Posted by: Jeff | February 7, 2011

The Strangest Super Bowl Moment

No, not the legions of horrible movie trailers premiered on primetime.  The PSA at halftime:

I seriously thought it was parody.  Ezra Klein wasn’t so sure:

If you were watching the Superbowl in the DC area last night, one of the ads you saw came from the No Food Taxes coalition (which includes 7-Eleven, Alcoa, the Mid-Atlantic Petroleum Distributers Association, American Airlines, McDonald’s, and many more). It showed a sensible-looking woman putting soda into her shopping cart and complaining that “some politicians” are “trying to control what we eat and drink with taxes.” Pulling into the checkout lane, a deep-voiced announcer intones, “government needs to trim its budget back, and leave our grocery budgets alone.” Watch the ad here.

It’s evidence of how seriously the sugared drink industry takes the threat of a soda tax. And, in the interest of balance — I did link to the ad — here’s David Leonhardt making the case for one. But a federal soda tax doesn’t currently exist and, if it did, it would reduce deficits, so it’s not really a great place to concentrate your energies if you want to reduce budget deficits and ensure a level-playing field in the snack foods aisle. That said, however, I’d like to propose common cause with my brothers and sisters in the Coca-Cola Company. Government does need to trim its budget back. And it probably should be doing less to influence us in the checkout lines. So let’s make this the year we finally end subsidies to the corn industry. Deal?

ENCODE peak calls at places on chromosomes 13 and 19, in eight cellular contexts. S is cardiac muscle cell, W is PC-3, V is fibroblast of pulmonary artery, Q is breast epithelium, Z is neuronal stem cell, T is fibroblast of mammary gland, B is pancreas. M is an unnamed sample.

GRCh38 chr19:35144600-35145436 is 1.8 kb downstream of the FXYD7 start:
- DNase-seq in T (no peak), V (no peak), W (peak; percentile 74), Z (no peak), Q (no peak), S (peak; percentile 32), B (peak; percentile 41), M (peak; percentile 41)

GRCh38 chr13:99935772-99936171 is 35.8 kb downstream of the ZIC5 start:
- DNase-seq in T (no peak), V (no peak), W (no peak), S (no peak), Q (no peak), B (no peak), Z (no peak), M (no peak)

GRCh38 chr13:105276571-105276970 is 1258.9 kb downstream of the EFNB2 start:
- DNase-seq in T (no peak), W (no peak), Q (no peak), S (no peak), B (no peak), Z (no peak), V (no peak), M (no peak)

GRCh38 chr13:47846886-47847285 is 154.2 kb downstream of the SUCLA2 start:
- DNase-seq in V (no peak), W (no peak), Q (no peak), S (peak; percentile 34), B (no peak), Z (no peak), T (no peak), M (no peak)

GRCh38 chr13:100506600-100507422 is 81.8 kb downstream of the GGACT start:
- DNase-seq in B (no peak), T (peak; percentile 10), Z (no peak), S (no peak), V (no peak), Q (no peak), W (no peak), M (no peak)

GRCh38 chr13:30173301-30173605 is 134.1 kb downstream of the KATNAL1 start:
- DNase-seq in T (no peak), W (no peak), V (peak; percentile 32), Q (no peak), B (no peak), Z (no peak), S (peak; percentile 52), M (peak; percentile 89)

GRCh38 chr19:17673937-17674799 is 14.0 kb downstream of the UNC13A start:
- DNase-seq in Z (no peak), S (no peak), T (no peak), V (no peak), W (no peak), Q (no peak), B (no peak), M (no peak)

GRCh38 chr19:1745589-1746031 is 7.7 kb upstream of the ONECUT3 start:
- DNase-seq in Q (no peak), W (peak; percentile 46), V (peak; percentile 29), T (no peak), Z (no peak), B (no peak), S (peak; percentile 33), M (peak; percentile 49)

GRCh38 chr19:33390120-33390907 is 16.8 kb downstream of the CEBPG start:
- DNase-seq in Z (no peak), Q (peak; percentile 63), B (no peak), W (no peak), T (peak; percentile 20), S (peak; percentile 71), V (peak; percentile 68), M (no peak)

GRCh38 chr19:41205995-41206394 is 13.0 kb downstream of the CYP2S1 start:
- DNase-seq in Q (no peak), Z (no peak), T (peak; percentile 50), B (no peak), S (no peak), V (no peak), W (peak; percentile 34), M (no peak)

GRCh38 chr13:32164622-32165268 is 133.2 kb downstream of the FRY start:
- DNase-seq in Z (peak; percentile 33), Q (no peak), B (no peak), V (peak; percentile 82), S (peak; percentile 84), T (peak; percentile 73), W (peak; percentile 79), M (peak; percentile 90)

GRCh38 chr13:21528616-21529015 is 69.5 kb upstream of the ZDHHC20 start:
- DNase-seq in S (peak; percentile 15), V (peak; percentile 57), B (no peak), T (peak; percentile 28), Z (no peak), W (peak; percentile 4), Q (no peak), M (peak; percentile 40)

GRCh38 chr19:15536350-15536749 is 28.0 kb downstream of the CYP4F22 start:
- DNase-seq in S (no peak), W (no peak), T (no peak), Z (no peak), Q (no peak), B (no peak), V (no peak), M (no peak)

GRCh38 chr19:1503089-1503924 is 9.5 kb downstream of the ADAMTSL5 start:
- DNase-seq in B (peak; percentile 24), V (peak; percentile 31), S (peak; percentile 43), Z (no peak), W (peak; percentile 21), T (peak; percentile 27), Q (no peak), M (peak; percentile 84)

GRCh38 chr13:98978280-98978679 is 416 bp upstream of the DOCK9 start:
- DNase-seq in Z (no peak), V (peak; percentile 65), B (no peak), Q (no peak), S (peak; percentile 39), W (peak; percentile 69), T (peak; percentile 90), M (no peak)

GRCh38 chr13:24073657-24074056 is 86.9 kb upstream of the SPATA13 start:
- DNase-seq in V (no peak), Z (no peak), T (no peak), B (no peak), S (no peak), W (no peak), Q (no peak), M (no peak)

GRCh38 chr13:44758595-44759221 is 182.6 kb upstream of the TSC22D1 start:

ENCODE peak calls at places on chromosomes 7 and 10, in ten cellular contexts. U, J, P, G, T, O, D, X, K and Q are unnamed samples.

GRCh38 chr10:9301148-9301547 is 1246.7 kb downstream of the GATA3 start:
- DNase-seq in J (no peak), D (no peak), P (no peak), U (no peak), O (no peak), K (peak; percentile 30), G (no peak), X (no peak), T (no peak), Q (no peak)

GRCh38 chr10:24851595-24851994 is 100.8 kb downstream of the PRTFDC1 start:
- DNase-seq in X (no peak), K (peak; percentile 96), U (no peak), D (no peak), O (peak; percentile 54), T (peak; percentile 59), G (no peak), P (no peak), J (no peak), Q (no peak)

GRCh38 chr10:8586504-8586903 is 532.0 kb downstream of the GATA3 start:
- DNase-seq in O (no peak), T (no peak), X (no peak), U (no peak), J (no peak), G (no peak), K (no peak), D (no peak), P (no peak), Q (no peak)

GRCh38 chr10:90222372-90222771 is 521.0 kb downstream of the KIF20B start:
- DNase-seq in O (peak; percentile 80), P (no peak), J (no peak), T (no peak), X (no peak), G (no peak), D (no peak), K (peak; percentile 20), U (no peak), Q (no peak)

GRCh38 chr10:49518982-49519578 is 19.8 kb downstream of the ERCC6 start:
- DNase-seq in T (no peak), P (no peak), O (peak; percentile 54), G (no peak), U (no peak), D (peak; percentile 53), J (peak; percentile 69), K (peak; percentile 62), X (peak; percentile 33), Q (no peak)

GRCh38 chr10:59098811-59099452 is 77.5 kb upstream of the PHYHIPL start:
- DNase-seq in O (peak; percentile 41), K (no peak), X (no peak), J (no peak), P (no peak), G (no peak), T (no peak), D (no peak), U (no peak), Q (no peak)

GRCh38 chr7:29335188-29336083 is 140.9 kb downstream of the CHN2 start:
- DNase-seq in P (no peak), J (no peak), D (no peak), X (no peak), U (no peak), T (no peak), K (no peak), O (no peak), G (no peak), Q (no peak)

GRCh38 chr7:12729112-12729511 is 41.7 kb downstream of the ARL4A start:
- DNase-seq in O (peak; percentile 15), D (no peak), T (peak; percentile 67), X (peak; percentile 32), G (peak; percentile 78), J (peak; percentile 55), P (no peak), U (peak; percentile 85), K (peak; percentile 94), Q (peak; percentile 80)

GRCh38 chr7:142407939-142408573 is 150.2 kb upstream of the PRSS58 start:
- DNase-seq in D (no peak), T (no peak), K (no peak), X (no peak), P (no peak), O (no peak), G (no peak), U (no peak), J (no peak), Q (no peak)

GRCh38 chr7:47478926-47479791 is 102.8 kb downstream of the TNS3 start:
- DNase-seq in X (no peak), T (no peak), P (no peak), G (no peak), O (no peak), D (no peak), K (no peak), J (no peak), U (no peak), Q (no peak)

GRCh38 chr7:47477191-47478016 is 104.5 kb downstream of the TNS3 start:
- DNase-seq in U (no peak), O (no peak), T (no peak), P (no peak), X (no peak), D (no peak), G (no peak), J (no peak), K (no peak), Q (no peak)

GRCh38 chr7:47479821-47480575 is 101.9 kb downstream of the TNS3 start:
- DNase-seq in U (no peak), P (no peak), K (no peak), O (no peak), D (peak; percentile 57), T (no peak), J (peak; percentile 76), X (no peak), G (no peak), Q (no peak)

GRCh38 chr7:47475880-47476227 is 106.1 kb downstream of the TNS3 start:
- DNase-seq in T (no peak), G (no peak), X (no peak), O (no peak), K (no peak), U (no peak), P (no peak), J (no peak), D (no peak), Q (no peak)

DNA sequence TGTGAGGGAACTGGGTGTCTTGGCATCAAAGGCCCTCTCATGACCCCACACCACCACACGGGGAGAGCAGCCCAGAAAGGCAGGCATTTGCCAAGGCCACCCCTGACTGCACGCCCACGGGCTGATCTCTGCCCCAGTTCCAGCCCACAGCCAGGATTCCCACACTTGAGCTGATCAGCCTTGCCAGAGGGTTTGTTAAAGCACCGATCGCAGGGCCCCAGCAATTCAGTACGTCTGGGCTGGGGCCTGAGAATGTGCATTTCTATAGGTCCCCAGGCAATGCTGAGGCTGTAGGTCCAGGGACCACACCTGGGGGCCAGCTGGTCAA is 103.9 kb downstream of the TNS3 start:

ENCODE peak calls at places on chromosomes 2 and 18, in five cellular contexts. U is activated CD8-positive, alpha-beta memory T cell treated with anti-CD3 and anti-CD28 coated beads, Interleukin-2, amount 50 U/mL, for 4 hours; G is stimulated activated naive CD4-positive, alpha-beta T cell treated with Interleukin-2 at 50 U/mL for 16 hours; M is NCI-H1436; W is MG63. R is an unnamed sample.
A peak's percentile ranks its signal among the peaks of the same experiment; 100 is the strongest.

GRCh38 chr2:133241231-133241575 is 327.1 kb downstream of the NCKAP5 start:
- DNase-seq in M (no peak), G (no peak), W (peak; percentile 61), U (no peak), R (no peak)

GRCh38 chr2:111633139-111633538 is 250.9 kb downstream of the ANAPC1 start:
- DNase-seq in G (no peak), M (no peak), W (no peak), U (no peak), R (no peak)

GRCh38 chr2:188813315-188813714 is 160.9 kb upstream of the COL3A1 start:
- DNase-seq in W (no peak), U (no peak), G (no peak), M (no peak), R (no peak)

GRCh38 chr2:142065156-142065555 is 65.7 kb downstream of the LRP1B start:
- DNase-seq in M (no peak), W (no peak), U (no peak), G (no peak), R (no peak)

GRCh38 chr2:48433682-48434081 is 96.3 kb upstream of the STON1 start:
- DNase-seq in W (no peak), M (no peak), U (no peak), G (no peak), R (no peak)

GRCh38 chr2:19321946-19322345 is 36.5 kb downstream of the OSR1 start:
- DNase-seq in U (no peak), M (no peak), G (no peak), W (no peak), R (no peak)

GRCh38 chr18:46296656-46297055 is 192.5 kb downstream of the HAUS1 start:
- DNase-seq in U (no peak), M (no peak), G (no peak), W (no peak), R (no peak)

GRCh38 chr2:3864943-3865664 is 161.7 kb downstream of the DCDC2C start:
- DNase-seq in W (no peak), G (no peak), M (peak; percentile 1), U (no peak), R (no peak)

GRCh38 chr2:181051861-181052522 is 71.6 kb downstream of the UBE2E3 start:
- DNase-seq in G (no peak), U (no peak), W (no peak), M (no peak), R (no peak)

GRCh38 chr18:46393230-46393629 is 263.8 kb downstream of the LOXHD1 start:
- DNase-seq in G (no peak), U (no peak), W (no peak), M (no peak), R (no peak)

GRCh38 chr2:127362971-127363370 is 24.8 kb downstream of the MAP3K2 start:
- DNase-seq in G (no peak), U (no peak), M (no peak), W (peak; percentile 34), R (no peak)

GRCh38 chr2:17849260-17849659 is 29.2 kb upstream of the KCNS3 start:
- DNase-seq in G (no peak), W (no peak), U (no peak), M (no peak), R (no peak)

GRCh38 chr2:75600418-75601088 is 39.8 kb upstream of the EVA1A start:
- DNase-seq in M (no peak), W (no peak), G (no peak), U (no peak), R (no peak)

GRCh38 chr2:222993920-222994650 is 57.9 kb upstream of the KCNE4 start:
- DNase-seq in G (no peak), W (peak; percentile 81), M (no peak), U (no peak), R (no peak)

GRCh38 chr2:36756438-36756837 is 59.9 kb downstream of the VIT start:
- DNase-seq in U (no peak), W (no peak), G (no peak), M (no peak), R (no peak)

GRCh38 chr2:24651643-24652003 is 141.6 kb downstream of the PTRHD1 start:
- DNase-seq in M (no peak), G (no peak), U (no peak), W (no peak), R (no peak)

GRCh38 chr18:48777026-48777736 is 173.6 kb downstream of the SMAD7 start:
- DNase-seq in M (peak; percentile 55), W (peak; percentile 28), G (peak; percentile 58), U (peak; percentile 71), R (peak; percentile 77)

Ezra is more generous to the spot than I am.  For me, it just raises lots of questions.  Like, if those taxes on unhealthy choices are really so prohibitive, why are you still buying orange soda in the grocery store?  Clearly it isn’t as effective a tax as this woman wants us to believe.  And do consumers really lose when healthy options are incentivized?  And since when does taking a potential revenue stream away from the federal government serve to balance budgets?  Did they just throw that in there to hook the Tea Party unknowingly to their cause?  I’m still waiting to see the Saturday Night Live production credit.

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Responses

  1. […] written a bit about the strangest Super Bowl commercial, as well as the proliferation of horrible movie trailers this year.  So I promise this is the last […]


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